July 11, 2009
Too much had happen these last weeks so let’s summarize a little bit. First I’d like to say I went to the ApolloCon here in Houston and being my first Con in the states was a good experience, it’s definitely different from the ones I went to in Argentina but impressive nonetheless and I enjoyed it with my five years old son, who met with a real astronaut for his first time (me too btw) and got an autographed picture, how cool is that!
A couple of weeks ago was published on Gamasutra an article about Role Playing Games for computers, although it was long it was full of data and I got to know some games that I didn’t and it also made me remember about Ishar, the ones I played when I was a kid. Very good article indeed and I’m sure it will make you want to play one of those for sure.
Metaplace is something I still haven’t try in full, I setup an account there but haven’t spend too much time yet, but on a newsletter I received was the announcement that you can embed your virtual world from Metaplace in any webpage, including of course your blog, so if I get a little time to make something productive with it I’m sure I’m going to embed it in here.
And well, I can’t go on without saying a word about the biggest comeback on Graphic Adventure Games, Guybrush Threepwood is on his way again, now from Tell Tale Games and as I have said when I knew about this, let the Second Golden Age of Adventure Games Begin.
May 29, 2009
I’ve always loved this type of games, and I think almost everyone from my days grew up playing them. Games like Monkey Island, Loom, Maniac Mansion, King’s Quest, Simon The Sorcerer, Eco Quest, and a lot more shaped the minds and remembrances of several generations.
A couple of years ago I discovered Adventure Game Studio, it is a tool that allow you to make your own Adventure Games just by “configuring it”. Examples of that can be found on its website, but let me suggest you No Action Jackson, a game with a Day of the Tentacle style.
After that I started seeing how many people were trying to produce this type of games for the browser. Tools like Web Adventure Kit, ScummVM or Flash-Scumm will help to do that, these are the ones I’m aware of, I’m sure there’s many more out there.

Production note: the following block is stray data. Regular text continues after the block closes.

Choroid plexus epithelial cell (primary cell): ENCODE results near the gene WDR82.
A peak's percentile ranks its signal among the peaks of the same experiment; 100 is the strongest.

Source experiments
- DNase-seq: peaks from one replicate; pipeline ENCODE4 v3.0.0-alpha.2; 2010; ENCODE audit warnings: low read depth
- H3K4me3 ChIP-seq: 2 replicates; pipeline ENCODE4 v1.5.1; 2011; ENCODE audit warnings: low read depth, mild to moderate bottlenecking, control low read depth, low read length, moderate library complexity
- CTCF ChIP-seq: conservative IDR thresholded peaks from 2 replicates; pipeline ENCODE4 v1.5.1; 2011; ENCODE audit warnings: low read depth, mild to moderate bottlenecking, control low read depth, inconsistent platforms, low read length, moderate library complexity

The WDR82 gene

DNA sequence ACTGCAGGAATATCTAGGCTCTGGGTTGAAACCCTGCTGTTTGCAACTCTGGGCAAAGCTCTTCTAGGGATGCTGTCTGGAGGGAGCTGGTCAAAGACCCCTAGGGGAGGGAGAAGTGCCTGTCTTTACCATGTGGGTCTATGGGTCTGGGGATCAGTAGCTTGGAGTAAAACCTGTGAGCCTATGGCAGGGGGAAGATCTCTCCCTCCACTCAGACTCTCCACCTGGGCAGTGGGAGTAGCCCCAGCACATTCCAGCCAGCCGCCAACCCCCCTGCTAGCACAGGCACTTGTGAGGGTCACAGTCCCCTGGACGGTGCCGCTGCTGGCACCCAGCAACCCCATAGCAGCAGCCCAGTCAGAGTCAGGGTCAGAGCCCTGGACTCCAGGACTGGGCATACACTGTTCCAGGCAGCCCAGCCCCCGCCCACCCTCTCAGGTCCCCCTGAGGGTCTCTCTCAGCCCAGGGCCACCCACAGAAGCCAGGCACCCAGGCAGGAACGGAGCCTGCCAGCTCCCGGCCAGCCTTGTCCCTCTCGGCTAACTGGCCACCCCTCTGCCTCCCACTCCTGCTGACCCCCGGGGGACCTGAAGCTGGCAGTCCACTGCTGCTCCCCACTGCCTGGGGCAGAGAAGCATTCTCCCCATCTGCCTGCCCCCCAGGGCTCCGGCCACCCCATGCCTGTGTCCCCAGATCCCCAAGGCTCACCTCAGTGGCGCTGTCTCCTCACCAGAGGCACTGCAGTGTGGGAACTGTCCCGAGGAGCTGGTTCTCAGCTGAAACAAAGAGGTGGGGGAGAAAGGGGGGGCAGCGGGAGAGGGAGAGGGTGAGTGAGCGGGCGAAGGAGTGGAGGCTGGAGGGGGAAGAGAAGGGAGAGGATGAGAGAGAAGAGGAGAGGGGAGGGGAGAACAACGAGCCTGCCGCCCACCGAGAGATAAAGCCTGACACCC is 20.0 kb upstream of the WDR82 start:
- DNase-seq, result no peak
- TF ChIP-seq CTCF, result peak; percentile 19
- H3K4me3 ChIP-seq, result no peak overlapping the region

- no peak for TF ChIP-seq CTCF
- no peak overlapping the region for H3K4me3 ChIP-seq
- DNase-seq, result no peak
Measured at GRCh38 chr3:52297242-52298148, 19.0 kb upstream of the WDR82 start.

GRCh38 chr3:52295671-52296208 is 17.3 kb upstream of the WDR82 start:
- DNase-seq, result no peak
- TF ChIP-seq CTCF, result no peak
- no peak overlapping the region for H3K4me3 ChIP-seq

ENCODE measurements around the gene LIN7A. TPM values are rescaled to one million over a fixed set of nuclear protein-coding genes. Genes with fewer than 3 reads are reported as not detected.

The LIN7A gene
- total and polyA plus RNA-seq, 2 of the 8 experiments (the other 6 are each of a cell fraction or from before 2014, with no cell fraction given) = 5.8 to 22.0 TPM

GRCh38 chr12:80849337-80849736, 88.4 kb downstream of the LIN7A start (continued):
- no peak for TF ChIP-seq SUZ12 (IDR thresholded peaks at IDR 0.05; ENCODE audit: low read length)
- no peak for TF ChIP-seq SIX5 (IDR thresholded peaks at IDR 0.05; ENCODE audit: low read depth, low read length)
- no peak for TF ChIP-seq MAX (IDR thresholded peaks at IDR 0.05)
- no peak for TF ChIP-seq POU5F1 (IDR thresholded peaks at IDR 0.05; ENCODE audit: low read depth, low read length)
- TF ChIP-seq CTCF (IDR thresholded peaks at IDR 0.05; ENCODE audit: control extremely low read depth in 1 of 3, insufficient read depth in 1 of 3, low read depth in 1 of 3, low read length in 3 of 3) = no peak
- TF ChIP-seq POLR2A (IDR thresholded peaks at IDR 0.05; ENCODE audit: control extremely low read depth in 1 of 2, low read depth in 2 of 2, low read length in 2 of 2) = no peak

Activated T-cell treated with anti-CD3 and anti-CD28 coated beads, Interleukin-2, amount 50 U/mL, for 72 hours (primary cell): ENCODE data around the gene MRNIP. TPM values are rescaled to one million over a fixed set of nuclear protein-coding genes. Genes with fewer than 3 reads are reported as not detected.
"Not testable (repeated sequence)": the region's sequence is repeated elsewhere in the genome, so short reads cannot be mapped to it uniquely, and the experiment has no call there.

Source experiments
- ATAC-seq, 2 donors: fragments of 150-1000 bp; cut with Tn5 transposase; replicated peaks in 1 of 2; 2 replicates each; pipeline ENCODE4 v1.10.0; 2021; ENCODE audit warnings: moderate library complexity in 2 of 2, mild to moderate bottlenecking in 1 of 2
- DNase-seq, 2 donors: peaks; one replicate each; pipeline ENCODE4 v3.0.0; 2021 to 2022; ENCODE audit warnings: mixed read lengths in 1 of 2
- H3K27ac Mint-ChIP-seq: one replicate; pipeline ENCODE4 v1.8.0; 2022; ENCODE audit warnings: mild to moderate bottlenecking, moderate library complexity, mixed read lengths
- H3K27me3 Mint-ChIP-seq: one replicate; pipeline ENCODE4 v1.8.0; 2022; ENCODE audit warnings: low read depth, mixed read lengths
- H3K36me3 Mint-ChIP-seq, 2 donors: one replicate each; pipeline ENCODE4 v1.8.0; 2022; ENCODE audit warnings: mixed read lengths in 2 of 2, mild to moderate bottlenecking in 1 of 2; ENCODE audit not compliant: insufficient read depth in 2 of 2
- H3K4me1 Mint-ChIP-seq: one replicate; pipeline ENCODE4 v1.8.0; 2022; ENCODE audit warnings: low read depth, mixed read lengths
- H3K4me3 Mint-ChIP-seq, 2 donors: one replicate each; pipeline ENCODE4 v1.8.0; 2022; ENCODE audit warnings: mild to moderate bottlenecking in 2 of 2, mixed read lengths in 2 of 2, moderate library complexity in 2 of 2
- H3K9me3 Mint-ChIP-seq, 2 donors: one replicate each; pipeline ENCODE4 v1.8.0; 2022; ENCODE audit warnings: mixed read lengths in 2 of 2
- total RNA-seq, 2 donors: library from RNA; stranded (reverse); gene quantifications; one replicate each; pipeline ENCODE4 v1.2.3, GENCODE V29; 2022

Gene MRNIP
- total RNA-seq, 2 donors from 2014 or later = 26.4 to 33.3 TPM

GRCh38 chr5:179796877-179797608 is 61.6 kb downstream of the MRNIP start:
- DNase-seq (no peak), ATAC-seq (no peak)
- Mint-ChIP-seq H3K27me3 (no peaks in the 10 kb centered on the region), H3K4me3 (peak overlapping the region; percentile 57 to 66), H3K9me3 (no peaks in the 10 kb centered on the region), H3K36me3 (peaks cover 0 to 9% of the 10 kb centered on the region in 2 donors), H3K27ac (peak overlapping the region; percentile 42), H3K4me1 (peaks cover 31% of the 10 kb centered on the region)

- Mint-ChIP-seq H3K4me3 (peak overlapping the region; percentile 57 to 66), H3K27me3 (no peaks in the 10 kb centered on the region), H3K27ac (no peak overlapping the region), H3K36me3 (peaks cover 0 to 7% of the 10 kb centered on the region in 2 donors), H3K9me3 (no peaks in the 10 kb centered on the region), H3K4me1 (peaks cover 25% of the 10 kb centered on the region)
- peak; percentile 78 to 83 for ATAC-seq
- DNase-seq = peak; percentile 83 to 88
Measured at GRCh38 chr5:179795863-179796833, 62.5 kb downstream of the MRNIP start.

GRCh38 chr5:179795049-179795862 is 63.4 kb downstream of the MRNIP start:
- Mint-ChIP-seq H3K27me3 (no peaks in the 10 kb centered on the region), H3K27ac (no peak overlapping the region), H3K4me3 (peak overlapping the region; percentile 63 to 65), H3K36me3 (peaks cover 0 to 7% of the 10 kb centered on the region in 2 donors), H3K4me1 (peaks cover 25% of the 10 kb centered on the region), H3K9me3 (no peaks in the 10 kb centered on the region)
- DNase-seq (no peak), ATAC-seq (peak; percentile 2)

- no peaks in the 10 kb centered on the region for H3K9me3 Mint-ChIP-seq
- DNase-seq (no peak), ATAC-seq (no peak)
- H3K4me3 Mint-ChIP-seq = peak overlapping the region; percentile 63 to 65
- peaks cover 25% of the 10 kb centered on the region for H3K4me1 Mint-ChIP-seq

These tools will allow developers to reach more players and ease the distribution of the games, also making them easy to produce. One such place that takes advantage of this is Sarien.net, and it does it with a nice twist, you can see what other players are doing on the same game while you play it.
The sole existence of a site like Adventure Gamers tells us that this genre is not dead and we can feel, by the amount of adventures lately released, that is coming back. I sure will enjoy the second Golden Age of the Graphic Adventure Games, and that is not far away in the future.
February 28, 2009
The “Escape the room” type of games has become a genre of its own, and since the first time I played one I thought “well, this type of games could be done by taking pictures of an actual room”, and of course, that way you only need to focus on the puzzles to produce your own game.
Yesterday I came across with Sagrario’s Room Escape and got impressed by the quality, but boy it is a hard game! Even with the walkthrough! So why I recommend it? because it’s done with pictures of an actual room and the quality of the images and the compose of it is really good. Plus the puzzles are somewhat logical, just too hard some of them and well, the ones with sound are not my strong point.
All in all a good game and one with care for the details, just like I like it!
January 19, 2009
Recently added as a new “dimension” of the Dare to be Digital Challenge, is focused on open the doors for the imagination from everyone, from everywhere.
For those of you who don’t know the contest:
Dare to be Digital is the UK’s premier video games design competition open to international university students. In its 10th anniversary year, Dare is expanding its focus to give an exciting new dimension to the gaming culture.
So basically in this edition there are two parts, the first is the one that is open for everyone, there you can submit your ideas for a game and comment and rate the ideas of others (in fact, you can also vote for your idea). After the community has rated the ideas the next part of the contest, the production of the prototypes will start, with teams selecting from the top 10 ideas.
I see this as an interesting twist to the normal contests, but let’s see how it works because I guess the ideas that are going to be submitted are those who the designers are not so attached to and could end up being not that good. Of course, as the teams then has freedom to change it or reinterpret it, well, it could end up being a good one after all.
Take a look at the ones already submitted and why not? Submit your own!
November 28, 2008
Although the game is very simple I’m very proud of it. I came from the idea all the way through design, programming, graphics, sound and gameplay. I tested it, got feedback from other players, modify it and polish it to get the final product. But the most important goal I tried to reach was finish it, and I did.
The game is a clone of the classic Pong but with a little twist, the player can shoot his opponent so this gives the game a little more of fun I guess, at least that was the idea and what the people that have played it told me (mission accomplish then).
I made a little web page about it here in my blog (Assassin Pong), there you can see a couple of screen shots and you have the links to places where you can download it or play it online.
Please feel free to leave comments either on this post, the web page or the places where the game can be download it (especially there) and of course the higher the rate you give, the higher my appreciation to you 😉
For the lazy ones you can download it from here or play it online here.